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    I tried to post an update on my plant a couple days ago, but it seems like the system ate it.

    Anyways, it kept wilting, so now even the topmost leaf is getting wrinkly and droopy. I've been making sure to give it good drenchings when I water it (~every three days now, as it's pretty hot), and the new leaf is still growing, so I'm mostly just trying to be patient as it regenerates.

    I also bought a thermometer/hygrometer for monitoring the growing area, and bought some other plants to put around it in a big humidity tray. Right now it's 68% humidity in the growing area compared to 33% for the rest of my apartment, so hopefully that will help stave off the water loss.

    Oh, and one of the new plants was another phal. It just jumped into my shopping cart and demanded to be taken home, I swear!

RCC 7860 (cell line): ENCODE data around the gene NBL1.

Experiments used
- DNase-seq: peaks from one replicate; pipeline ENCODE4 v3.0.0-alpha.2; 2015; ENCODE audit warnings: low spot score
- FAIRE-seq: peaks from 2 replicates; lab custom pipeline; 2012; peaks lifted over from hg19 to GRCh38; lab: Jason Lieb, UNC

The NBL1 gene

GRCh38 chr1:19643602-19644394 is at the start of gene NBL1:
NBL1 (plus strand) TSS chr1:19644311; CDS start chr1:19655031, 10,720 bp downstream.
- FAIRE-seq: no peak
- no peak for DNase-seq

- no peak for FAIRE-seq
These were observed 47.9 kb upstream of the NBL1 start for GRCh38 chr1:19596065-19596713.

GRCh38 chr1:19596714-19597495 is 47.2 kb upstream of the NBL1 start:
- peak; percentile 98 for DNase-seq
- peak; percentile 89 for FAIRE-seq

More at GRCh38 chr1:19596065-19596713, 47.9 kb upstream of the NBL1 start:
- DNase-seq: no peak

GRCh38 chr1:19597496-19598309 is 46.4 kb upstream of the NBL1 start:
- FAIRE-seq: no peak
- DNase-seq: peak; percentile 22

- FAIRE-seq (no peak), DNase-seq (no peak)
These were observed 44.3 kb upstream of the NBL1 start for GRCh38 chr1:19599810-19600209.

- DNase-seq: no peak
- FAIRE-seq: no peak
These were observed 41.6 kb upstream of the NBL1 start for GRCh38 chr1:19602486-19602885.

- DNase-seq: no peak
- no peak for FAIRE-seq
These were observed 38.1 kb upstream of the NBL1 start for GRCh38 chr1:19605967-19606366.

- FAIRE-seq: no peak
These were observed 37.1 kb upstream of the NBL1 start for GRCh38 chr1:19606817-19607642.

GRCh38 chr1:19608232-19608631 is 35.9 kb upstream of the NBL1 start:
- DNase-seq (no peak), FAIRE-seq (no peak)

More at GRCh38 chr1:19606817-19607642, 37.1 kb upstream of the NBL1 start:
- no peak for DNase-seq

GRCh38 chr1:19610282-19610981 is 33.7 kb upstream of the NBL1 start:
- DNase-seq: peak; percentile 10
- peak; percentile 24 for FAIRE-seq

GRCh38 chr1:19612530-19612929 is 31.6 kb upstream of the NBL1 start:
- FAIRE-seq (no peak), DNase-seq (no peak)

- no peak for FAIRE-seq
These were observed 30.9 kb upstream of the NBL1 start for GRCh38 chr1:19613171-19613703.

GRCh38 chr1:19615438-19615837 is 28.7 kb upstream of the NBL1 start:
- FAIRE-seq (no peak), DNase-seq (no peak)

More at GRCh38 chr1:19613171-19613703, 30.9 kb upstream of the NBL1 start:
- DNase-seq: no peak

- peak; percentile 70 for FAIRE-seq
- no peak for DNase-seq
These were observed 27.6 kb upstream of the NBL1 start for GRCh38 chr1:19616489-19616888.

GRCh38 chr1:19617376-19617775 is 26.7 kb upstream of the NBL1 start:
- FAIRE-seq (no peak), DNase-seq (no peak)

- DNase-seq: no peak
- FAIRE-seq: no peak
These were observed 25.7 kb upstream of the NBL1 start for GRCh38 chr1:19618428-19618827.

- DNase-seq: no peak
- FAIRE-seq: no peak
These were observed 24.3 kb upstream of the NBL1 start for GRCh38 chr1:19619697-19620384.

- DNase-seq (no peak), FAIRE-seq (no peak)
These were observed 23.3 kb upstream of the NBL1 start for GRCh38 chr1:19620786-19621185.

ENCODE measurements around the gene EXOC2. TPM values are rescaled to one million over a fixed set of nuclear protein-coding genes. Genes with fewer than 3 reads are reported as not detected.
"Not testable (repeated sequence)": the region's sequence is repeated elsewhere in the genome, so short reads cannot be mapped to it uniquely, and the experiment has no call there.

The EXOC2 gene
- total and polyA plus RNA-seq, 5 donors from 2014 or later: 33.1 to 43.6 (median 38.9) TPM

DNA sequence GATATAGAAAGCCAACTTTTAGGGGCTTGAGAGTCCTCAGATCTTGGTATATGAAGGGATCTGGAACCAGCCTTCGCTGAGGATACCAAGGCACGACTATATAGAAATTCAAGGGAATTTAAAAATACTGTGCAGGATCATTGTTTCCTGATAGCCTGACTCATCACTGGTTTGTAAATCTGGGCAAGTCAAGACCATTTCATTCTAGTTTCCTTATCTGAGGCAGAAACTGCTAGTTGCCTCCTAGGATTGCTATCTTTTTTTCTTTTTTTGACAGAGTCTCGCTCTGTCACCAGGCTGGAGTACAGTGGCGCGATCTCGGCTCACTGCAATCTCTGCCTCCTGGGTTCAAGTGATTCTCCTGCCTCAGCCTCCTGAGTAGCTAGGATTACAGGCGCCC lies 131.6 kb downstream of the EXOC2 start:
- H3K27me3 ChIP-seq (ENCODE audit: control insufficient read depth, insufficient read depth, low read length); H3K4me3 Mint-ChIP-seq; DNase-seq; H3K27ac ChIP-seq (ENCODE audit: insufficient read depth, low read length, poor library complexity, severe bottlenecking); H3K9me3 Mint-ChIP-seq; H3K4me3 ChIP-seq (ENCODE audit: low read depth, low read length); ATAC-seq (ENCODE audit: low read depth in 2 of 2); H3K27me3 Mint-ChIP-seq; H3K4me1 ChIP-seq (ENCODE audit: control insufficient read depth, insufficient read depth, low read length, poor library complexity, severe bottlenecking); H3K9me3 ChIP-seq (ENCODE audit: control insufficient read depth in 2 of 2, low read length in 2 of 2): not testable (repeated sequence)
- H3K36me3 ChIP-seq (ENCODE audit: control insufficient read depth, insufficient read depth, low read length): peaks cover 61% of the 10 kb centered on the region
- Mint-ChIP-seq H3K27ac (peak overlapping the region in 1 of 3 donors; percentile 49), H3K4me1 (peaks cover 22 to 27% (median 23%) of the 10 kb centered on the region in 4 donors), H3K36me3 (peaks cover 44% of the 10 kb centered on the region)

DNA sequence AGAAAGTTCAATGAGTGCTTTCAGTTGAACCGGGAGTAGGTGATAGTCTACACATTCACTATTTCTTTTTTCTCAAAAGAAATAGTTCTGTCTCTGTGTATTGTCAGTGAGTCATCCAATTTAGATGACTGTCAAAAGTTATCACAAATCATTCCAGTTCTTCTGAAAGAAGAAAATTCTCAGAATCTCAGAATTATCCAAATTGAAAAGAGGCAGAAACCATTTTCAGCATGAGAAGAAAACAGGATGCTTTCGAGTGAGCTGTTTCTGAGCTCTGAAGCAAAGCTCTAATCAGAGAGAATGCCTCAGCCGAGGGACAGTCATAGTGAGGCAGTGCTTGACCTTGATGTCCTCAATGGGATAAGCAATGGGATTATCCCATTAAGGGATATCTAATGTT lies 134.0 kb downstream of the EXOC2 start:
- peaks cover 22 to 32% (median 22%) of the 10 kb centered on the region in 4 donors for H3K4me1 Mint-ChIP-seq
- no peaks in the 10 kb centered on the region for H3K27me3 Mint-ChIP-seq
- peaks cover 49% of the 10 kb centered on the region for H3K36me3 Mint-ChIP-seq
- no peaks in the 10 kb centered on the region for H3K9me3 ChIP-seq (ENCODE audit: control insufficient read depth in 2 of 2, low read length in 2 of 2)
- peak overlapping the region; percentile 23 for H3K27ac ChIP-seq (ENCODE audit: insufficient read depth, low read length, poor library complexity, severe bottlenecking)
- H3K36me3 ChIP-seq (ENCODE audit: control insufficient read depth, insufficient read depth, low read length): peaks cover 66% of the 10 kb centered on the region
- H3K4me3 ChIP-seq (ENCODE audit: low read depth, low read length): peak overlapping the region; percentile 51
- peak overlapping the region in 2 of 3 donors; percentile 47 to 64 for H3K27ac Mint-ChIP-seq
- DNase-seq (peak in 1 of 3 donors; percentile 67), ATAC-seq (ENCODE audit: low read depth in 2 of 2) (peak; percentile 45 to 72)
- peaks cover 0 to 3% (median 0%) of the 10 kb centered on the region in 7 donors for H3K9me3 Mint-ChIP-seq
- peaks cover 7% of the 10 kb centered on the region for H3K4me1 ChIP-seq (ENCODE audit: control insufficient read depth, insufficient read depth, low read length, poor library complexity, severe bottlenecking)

7. #7
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    Jumped in the cart and demanded to be taken home??? Hey good one, can I use that one on my hubby?? lol Gotta remember that one!
    Connie

  8. #8
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    The others have responded to the plant care in general and I don't have much to add to that.

    I will address your arrow question though. Phaleanopsis is an epiphytic plant and grows on the sides of things rather than in the soil. As you can see it grows in a vertical rather than a branching fashion. As intimated earlier it will lose some of its lower leaves as it grows. What you are seeing by your arrow is another root coming out. They do that so that it can continue to support the top growth. If it did not do this the top would get too heavy and possibly break off. Not a good thing for survival. It is commonly referred to as an aerial root since it normally happens above the pot line where we bury the roots that we water. I normally try to spritz these roots with water when watering so as to get the most watering advantage possible.

  9. #9
    celiviel is offline Junior Member
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    Aerial root! Cool! I spritzed it this morning after I watered. At the rate my phal is drying out, I'm going to give it as much as I can without inducing root rot.